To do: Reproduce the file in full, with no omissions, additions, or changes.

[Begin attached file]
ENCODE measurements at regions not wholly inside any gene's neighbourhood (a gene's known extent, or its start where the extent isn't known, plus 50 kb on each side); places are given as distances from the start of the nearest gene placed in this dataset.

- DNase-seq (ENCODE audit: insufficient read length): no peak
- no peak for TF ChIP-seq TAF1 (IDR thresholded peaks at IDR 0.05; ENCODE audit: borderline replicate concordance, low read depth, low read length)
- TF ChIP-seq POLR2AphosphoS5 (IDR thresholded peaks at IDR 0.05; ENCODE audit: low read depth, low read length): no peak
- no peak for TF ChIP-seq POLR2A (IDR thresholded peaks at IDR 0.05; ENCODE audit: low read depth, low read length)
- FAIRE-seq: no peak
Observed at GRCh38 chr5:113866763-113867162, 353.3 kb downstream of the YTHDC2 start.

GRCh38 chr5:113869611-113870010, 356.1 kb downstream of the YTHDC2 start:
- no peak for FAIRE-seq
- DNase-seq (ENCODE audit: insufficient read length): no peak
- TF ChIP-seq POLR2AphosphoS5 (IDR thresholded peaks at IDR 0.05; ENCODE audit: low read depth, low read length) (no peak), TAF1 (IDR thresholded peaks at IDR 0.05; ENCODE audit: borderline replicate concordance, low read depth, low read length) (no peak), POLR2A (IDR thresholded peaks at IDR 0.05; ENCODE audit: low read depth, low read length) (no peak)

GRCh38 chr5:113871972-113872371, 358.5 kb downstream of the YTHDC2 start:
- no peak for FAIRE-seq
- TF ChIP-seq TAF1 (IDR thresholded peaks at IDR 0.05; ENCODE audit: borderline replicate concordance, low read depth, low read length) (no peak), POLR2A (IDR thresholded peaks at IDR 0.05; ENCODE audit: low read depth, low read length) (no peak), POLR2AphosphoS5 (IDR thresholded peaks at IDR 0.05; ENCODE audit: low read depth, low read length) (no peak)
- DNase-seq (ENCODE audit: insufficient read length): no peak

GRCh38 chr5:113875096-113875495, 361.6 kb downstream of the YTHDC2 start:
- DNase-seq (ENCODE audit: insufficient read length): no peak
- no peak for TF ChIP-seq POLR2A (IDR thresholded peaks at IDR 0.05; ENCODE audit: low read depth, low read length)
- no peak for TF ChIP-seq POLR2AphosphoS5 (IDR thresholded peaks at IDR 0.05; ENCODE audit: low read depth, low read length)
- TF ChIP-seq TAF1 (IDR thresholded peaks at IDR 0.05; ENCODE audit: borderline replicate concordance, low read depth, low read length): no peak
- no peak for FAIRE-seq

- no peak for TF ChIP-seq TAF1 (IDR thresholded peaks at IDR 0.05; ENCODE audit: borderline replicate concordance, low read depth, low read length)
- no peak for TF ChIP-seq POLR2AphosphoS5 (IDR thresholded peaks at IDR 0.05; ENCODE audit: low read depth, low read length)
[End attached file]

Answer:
ENCODE measurements at regions not wholly inside any gene's neighbourhood (a gene's known extent, or its start where the extent isn't known, plus 50 kb on each side); places are given as distances from the start of the nearest gene placed in this dataset.

- DNase-seq (ENCODE audit: insufficient read length): no peak
- no peak for TF ChIP-seq TAF1 (IDR thresholded peaks at IDR 0.05; ENCODE audit: borderline replicate concordance, low read depth, low read length)
- TF ChIP-seq POLR2AphosphoS5 (IDR thresholded peaks at IDR 0.05; ENCODE audit: low read depth, low read length): no peak
- no peak for TF ChIP-seq POLR2A (IDR thresholded peaks at IDR 0.05; ENCODE audit: low read depth, low read length)
- FAIRE-seq: no peak
Observed at GRCh38 chr5:113866763-113867162, 353.3 kb downstream of the YTHDC2 start.

GRCh38 chr5:113869611-113870010, 356.1 kb downstream of the YTHDC2 start:
- no peak for FAIRE-seq
- DNase-seq (ENCODE audit: insufficient read length): no peak
- TF ChIP-seq POLR2AphosphoS5 (IDR thresholded peaks at IDR 0.05; ENCODE audit: low read depth, low read length) (no peak), TAF1 (IDR thresholded peaks at IDR 0.05; ENCODE audit: borderline replicate concordance, low read depth, low read length) (no peak), POLR2A (IDR thresholded peaks at IDR 0.05; ENCODE audit: low read depth, low read length) (no peak)

GRCh38 chr5:113871972-113872371, 358.5 kb downstream of the YTHDC2 start:
- no peak for FAIRE-seq
- TF ChIP-seq TAF1 (IDR thresholded peaks at IDR 0.05; ENCODE audit: borderline replicate concordance, low read depth, low read length) (no peak), POLR2A (IDR thresholded peaks at IDR 0.05; ENCODE audit: low read depth, low read length) (no peak), POLR2AphosphoS5 (IDR thresholded peaks at IDR 0.05; ENCODE audit: low read depth, low read length) (no peak)
- DNase-seq (ENCODE audit: insufficient read length): no peak

GRCh38 chr5:113875096-113875495, 361.6 kb downstream of the YTHDC2 start:
- DNase-seq (ENCODE audit: insufficient read length): no peak
- no peak for TF ChIP-seq POLR2A (IDR thresholded peaks at IDR 0.05; ENCODE audit: low read depth, low read length)
- no peak for TF ChIP-seq POLR2AphosphoS5 (IDR thresholded peaks at IDR 0.05; ENCODE audit: low read depth, low read length)
- TF ChIP-seq TAF1 (IDR thresholded peaks at IDR 0.05; ENCODE audit: borderline replicate concordance, low read depth, low read length): no peak
- no peak for FAIRE-seq

- no peak for TF ChIP-seq TAF1 (IDR thresholded peaks at IDR 0.05; ENCODE audit: borderline replicate concordance, low read depth, low read length)
- no peak for TF ChIP-seq POLR2AphosphoS5 (IDR thresholded peaks at IDR 0.05; ENCODE audit: low read depth, low read length)